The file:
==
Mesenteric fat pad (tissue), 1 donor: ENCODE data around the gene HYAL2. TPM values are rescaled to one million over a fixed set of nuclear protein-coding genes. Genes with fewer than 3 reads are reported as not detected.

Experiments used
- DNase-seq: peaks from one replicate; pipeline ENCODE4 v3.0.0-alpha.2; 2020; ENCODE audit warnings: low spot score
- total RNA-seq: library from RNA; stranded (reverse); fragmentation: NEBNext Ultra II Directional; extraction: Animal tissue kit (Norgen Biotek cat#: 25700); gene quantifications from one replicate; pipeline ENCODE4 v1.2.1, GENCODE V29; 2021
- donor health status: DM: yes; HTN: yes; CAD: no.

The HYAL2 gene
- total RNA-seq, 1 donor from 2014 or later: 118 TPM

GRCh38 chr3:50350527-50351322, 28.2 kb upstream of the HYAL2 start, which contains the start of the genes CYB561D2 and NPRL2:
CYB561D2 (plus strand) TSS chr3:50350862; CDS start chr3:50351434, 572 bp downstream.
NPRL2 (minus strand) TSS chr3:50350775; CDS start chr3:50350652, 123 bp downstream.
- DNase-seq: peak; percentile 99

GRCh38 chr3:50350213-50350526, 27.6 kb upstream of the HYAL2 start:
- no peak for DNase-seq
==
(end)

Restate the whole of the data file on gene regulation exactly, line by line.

Mesenteric fat pad (tissue), 1 donor: ENCODE data around the gene HYAL2. TPM values are rescaled to one million over a fixed set of nuclear protein-coding genes. Genes with fewer than 3 reads are reported as not detected.

Experiments used
- DNase-seq: peaks from one replicate; pipeline ENCODE4 v3.0.0-alpha.2; 2020; ENCODE audit warnings: low spot score
- total RNA-seq: library from RNA; stranded (reverse); fragmentation: NEBNext Ultra II Directional; extraction: Animal tissue kit (Norgen Biotek cat#: 25700); gene quantifications from one replicate; pipeline ENCODE4 v1.2.1, GENCODE V29; 2021
- donor health status: DM: yes; HTN: yes; CAD: no.

The HYAL2 gene
- total RNA-seq, 1 donor from 2014 or later: 118 TPM

GRCh38 chr3:50350527-50351322, 28.2 kb upstream of the HYAL2 start, which contains the start of the genes CYB561D2 and NPRL2:
CYB561D2 (plus strand) TSS chr3:50350862; CDS start chr3:50351434, 572 bp downstream.
NPRL2 (minus strand) TSS chr3:50350775; CDS start chr3:50350652, 123 bp downstream.
- DNase-seq: peak; percentile 99

GRCh38 chr3:50350213-50350526, 27.6 kb upstream of the HYAL2 start:
- no peak for DNase-seq